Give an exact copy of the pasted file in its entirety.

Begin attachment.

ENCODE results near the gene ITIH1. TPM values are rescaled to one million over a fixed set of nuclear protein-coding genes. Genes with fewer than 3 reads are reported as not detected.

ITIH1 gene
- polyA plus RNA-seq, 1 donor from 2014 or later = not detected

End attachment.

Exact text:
ENCODE results near the gene ITIH1. TPM values are rescaled to one million over a fixed set of nuclear protein-coding genes. Genes with fewer than 3 reads are reported as not detected.

ITIH1 gene
- polyA plus RNA-seq, 1 donor from 2014 or later = not detected